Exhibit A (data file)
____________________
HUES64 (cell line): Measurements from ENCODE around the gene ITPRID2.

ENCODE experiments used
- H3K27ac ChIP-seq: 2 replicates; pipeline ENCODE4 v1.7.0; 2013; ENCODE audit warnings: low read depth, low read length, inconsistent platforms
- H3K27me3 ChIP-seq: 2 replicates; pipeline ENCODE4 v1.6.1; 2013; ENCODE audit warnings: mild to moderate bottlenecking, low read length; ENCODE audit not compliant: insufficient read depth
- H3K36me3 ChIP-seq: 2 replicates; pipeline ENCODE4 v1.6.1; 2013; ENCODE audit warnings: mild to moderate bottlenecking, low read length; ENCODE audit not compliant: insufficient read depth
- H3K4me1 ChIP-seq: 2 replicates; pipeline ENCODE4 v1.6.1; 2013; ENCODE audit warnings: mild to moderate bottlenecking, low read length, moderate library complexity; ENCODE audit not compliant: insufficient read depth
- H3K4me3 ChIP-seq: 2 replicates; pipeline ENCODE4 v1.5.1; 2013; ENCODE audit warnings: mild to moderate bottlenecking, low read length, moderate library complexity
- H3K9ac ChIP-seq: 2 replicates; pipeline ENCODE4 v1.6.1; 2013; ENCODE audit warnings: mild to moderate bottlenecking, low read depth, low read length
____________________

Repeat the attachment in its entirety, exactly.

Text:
HUES64 (cell line): Measurements from ENCODE around the gene ITPRID2.

ENCODE experiments used
- H3K27ac ChIP-seq: 2 replicates; pipeline ENCODE4 v1.7.0; 2013; ENCODE audit warnings: low read depth, low read length, inconsistent platforms
- H3K27me3 ChIP-seq: 2 replicates; pipeline ENCODE4 v1.6.1; 2013; ENCODE audit warnings: mild to moderate bottlenecking, low read length; ENCODE audit not compliant: insufficient read depth
- H3K36me3 ChIP-seq: 2 replicates; pipeline ENCODE4 v1.6.1; 2013; ENCODE audit warnings: mild to moderate bottlenecking, low read length; ENCODE audit not compliant: insufficient read depth
- H3K4me1 ChIP-seq: 2 replicates; pipeline ENCODE4 v1.6.1; 2013; ENCODE audit warnings: mild to moderate bottlenecking, low read length, moderate library complexity; ENCODE audit not compliant: insufficient read depth
- H3K4me3 ChIP-seq: 2 replicates; pipeline ENCODE4 v1.5.1; 2013; ENCODE audit warnings: mild to moderate bottlenecking, low read length, moderate library complexity
- H3K9ac ChIP-seq: 2 replicates; pipeline ENCODE4 v1.6.1; 2013; ENCODE audit warnings: mild to moderate bottlenecking, low read depth, low read length